The electronica soundtrack also invoked the whole early nineties zeitgeist that underlies the imagery of ST:TNG, which ran from 1987 to 1994. I sampled the show’s last few seasons when they ran, which partly inspiread me to research and write a fun subculture piece for The Village Voice—my first cover story—that explored the Neopagan and African-American appropriation of Klingons within Trekker fandom. Yes, very ’90s.

But I mostly absorbed the show through reruns broadcast later during the dot-com boom. Like a ritual, Jennifer and I would gather with some hilarious queerfolk at a communal pad in the Mission, toking up and squealing at the exploits of “Captain Daddy” and crew as they wrangled with Q, Romulans, and the Borg we hadn’t yet realized was being built just down the peninsula.

I’ve been meaning to rewatch the show, but it’s pretty unlikely, given my declining tolerance for the pop crap that larded many an episode, and was already dated at the time. Yew Zyr’s parodic homage allowed me to cram the whole thing into a glass pipe and smoke it, producing an effect not unlike Jean-Luc’s compressed alien life in “The Inner Light,” my favorite ST:TNG episode and one of the sweetest gnostic hours of TV ever.

Row row boldly go gently down the stream

Substack

I got great feedback on the “Ask Dr. D.” feature I ran in November. It makes sense. When I give public talks, I always look forward to the Q&A, which in my line of weird can bring fastballs, knuckleballs, and spitballs hurtling my way. I often don’t know what I am going to say, which makes it entertaining, if sometimes unsettling. Answering questions on your feet is an art of audacity.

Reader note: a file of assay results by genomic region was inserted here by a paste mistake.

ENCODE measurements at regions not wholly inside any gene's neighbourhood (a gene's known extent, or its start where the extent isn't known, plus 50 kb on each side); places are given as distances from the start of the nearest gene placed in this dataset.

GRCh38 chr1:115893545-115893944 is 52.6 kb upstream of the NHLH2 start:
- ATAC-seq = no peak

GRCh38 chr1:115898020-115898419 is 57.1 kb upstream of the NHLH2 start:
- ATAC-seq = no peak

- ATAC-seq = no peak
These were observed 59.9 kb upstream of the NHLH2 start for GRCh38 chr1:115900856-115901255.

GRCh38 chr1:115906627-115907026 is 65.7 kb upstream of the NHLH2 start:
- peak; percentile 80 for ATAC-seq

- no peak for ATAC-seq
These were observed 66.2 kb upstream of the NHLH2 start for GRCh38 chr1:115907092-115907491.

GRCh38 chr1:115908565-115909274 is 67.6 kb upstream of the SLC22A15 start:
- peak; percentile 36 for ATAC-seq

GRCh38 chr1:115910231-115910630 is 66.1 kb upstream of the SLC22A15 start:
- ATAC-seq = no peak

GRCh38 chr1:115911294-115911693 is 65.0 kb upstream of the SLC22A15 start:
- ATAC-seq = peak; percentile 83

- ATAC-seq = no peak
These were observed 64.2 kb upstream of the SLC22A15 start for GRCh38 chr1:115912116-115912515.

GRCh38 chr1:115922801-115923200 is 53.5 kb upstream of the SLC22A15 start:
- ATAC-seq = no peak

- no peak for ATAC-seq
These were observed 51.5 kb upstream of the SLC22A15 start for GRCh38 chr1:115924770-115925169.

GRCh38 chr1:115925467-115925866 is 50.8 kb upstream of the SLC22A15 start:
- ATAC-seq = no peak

Submit an Ask Dr. D question

You can send questions to asktheburningshore@gmail.com, or click the button above. If you send in a question and I use it for the feature, I will give you a free one-year subscription to The Burning Shore. December’s “Ask Dr. D.” will be available to everyone, but future installments will be for paid subscribers.

A Burning Shore reader, Brian Federal, sent in the above collage, which he created as part of his commitment to avoid doomscrolling. I call it “Timeless Spam.” I particularly appreciate the appearance of the Fabulous Furry Freak Brothers, the underground comix characters who, for a high school me, became good friends and questionable influences.